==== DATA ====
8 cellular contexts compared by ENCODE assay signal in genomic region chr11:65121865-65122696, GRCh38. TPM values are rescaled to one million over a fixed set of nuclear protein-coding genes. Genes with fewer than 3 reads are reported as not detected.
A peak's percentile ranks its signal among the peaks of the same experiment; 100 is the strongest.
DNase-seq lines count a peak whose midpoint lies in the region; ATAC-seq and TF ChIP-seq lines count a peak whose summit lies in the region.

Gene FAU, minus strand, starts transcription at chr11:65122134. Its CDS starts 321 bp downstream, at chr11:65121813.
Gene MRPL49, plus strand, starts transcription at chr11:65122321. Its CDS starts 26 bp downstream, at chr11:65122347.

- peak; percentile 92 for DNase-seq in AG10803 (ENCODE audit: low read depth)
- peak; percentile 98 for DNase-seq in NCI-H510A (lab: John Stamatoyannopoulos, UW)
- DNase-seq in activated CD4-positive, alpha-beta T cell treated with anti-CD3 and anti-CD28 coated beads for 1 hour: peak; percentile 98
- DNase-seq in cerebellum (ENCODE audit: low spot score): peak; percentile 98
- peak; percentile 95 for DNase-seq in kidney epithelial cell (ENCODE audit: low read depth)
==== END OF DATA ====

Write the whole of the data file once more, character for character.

8 cellular contexts compared by ENCODE assay signal in genomic region chr11:65121865-65122696, GRCh38. TPM values are rescaled to one million over a fixed set of nuclear protein-coding genes. Genes with fewer than 3 reads are reported as not detected.
A peak's percentile ranks its signal among the peaks of the same experiment; 100 is the strongest.
DNase-seq lines count a peak whose midpoint lies in the region; ATAC-seq and TF ChIP-seq lines count a peak whose summit lies in the region.

Gene FAU, minus strand, starts transcription at chr11:65122134. Its CDS starts 321 bp downstream, at chr11:65121813.
Gene MRPL49, plus strand, starts transcription at chr11:65122321. Its CDS starts 26 bp downstream, at chr11:65122347.

- peak; percentile 92 for DNase-seq in AG10803 (ENCODE audit: low read depth)
- peak; percentile 98 for DNase-seq in NCI-H510A (lab: John Stamatoyannopoulos, UW)
- DNase-seq in activated CD4-positive, alpha-beta T cell treated with anti-CD3 and anti-CD28 coated beads for 1 hour: peak; percentile 98
- DNase-seq in cerebellum (ENCODE audit: low spot score): peak; percentile 98
- peak; percentile 95 for DNase-seq in kidney epithelial cell (ENCODE audit: low read depth)